Advanced Base Force - Definitive History - Institution - 1905–1910


In an exercise in 1907 at Subic Bay, a battalion commanded by Major Eli K. Cole emplaced forty-four heavy guns in a ten-week period due to the Eight-eight fleet war scare with Japan in 1907, which convinced the Navy Department that it should organize the matériel for an advanced base force to be available in the Philippines and one that is well-prepared and trained in Philadelphia, PA. The Marine Corps at that time recorded a strength increase of two thousand men since 1903, the General Board considered it a favorable quota to proceed in the organizing a "permanent" advanced base force; thus making further cooperation with the Army unnecessary.

The General Board in 1909 reviewed the scant progress since 1900 and concluded that neither the Navy Department nor the Marine Corps had done much to make the advanced base force a reality. Commandant George F. Elliott and his staff were criticized by the Navy officers for not carrying out Charles Heywood's (the previous Commandant) agreements. Admiral George Dewey reviewed disappointment and Navy Commander William F. Fullam even denounced Elliott for failure to use additional Marines for expeditionary duty, which was the only hope to naval reformers in creating the advanced base force.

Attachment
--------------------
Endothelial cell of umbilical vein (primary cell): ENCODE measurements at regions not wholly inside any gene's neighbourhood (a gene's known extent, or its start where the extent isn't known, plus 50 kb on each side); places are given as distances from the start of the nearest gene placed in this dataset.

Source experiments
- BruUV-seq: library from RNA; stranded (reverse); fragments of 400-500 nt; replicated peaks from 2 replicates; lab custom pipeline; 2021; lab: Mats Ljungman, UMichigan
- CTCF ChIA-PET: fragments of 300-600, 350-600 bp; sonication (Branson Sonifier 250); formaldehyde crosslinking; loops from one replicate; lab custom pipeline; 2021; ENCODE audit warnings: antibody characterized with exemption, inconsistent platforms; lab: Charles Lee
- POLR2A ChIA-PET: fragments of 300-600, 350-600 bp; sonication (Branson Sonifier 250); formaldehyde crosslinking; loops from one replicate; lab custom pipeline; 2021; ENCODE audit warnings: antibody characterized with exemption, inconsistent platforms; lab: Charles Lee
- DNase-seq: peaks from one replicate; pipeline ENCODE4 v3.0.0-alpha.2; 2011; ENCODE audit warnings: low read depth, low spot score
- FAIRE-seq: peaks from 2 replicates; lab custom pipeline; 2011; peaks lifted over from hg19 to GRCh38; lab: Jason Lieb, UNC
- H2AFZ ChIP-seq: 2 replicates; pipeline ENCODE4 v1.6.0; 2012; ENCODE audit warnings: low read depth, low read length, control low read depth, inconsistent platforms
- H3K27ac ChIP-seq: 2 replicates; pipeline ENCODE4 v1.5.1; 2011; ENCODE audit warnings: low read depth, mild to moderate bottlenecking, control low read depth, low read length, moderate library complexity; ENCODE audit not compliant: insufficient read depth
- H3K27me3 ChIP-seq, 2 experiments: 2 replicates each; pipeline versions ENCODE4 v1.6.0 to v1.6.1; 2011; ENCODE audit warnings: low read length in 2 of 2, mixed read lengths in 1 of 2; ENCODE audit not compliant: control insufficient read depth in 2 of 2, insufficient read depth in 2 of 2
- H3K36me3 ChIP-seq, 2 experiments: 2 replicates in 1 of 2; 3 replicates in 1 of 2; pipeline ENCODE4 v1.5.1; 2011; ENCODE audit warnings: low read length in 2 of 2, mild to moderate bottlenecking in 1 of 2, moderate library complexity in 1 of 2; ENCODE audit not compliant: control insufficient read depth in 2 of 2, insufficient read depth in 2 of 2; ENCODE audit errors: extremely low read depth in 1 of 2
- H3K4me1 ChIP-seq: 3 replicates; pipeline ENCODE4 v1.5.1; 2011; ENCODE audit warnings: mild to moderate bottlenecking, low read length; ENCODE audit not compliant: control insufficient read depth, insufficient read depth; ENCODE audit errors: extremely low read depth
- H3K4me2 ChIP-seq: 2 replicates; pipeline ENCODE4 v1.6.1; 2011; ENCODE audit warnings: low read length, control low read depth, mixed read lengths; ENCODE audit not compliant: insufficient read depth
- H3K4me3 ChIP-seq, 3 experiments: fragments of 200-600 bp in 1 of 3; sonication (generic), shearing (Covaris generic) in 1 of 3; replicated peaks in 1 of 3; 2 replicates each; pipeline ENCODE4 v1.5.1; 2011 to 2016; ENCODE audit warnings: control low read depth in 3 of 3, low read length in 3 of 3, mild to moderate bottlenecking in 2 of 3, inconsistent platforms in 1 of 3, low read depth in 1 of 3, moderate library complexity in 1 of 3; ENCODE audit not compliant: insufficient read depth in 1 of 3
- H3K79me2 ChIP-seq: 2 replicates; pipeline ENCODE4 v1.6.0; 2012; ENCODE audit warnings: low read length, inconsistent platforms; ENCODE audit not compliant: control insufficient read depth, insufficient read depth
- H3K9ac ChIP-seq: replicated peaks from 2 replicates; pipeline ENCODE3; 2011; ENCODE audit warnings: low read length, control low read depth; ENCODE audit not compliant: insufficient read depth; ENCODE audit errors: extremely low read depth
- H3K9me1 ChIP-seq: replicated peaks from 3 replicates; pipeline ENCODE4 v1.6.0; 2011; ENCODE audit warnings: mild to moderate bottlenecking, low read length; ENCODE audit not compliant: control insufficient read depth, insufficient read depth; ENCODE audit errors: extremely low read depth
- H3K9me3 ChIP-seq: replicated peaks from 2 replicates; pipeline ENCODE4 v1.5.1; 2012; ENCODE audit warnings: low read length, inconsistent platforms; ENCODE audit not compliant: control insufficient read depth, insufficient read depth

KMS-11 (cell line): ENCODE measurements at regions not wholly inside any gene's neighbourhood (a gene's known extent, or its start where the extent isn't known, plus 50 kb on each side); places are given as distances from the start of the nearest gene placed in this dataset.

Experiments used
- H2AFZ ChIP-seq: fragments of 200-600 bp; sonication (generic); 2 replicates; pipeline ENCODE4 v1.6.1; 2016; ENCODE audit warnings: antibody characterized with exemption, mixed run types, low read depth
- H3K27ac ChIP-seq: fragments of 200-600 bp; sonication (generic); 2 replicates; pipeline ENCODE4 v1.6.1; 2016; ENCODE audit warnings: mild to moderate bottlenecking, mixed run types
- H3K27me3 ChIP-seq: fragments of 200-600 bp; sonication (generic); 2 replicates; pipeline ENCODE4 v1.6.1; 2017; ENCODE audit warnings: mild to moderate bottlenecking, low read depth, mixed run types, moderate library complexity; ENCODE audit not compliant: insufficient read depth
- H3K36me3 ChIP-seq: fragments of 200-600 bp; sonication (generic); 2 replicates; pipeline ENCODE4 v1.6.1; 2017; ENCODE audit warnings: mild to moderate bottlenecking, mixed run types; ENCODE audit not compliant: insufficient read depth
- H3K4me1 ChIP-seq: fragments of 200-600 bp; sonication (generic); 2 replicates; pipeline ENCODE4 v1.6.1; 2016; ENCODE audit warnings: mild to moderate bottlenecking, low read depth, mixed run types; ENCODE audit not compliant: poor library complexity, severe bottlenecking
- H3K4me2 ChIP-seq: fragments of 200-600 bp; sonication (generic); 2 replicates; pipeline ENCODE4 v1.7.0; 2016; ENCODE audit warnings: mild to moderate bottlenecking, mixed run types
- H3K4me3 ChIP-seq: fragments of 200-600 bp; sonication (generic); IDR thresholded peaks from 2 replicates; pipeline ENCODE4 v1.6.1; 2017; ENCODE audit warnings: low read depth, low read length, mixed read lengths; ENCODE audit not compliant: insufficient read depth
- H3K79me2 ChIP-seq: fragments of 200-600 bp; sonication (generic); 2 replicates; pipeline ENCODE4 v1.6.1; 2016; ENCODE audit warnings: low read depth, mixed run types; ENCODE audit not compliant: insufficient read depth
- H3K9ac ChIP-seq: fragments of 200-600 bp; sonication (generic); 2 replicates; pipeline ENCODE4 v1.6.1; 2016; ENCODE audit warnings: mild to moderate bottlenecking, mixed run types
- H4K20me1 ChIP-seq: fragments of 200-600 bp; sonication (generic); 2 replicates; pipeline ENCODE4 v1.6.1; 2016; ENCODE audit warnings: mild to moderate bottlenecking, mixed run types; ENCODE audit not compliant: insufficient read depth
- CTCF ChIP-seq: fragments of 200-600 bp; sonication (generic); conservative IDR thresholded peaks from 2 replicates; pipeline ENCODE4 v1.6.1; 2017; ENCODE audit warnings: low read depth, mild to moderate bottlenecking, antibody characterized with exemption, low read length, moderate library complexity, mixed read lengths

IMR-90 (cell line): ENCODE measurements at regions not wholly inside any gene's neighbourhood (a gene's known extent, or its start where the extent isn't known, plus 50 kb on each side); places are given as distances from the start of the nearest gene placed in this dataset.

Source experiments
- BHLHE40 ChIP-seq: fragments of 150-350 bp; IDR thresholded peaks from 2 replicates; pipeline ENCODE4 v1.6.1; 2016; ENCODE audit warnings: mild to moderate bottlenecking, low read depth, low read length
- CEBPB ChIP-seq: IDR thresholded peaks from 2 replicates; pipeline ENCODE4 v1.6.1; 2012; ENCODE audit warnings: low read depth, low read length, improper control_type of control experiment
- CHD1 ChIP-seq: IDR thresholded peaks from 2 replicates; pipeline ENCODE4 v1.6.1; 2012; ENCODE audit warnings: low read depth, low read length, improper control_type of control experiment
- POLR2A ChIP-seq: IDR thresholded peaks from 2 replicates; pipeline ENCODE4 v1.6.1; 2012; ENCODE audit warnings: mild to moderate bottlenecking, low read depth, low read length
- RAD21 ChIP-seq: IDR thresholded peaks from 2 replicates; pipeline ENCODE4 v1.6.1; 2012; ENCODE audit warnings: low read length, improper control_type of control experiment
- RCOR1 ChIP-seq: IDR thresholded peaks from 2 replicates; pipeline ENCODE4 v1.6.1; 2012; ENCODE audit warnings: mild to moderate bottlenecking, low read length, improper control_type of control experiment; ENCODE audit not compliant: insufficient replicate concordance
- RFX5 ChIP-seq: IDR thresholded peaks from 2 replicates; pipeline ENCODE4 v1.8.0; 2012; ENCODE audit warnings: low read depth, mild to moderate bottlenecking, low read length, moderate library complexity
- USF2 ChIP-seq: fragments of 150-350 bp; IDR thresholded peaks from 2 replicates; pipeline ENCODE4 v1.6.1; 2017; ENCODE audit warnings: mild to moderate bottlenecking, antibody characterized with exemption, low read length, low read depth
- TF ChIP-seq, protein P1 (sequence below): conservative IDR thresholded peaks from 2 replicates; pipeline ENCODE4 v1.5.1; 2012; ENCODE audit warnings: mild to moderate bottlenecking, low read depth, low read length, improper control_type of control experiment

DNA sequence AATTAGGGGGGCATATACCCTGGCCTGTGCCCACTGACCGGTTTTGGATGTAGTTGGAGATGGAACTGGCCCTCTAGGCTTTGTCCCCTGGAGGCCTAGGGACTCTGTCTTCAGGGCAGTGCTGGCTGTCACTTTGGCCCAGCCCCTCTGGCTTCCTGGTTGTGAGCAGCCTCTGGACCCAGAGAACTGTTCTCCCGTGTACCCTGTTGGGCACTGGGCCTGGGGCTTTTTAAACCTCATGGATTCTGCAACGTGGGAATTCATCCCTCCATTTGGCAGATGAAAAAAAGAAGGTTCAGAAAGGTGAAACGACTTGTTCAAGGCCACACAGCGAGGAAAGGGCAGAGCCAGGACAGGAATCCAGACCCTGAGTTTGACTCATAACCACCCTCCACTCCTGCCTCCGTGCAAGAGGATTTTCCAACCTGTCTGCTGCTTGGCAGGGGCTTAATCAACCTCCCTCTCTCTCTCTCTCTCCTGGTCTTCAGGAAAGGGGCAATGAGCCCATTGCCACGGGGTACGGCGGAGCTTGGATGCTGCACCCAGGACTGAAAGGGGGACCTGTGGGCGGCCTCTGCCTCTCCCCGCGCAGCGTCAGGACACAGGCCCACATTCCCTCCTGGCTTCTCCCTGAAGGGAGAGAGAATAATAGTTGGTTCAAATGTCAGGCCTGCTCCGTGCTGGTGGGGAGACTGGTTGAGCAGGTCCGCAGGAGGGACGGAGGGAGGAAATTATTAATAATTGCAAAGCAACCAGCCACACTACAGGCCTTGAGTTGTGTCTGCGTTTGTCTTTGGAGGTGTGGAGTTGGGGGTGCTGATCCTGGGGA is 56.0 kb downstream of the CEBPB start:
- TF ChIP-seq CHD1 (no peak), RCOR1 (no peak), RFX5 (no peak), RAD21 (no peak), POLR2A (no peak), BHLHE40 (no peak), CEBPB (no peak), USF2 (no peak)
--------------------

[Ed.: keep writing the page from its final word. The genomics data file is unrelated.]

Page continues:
Many several factors helped renew the interests in the advanced base force. The most significant factor was the appointment of the new Secretary of the Navy, George von L. Meyer, in 1909, who created the Naval Aide system. Meyer's aides were four line officers with direct responsibilities for policy in four functional areas: operations, inspections, personnel, and matériel. To conclude the success, the Secretary Meyer appointed Bradley A. Fiske (Aide for Operations) and William Fullam (Aide for Inspections), the Marine Corps's own rival and nemesis, to staff these posts. The aides and the General Board improved policy matters and were very influential in behalf of war preparedness and establishing a balanced naval fleet. The Aide for Operations subsequently became the tutelage title of "Chief of Naval Operations". Another factor was the increased of men available for advanced base training due to the conflicts of Nicaraguan Expedition of 1912 and the Veracruz landing in 1914.

Importantly, Colonel William P. Biddle replaced General Elliott as the Commandant of the Marine Corps, who in turn approved three important reforms that strengthened the Corp's ability to respond to advanced base missions; one of which, was the establishment of an assistant to the Commandant. The Assistant Commandant of the Marine Corps was responsible for the military training and preparedness of the Marines. Lieutenant Colonel Eli K. Cole became the first assistant to the Commandant. Secondly, the creation of permanent expeditionary companies to each Marine Barracks. And third and last, the institution of mandatory three months' recruit training. In addition, Biddle continued Elliott's policy of assigning a few Marine officers to Navy and Army advanced officer schools for further training in large unit maneuvers, artillery, communications, and contingency planning.

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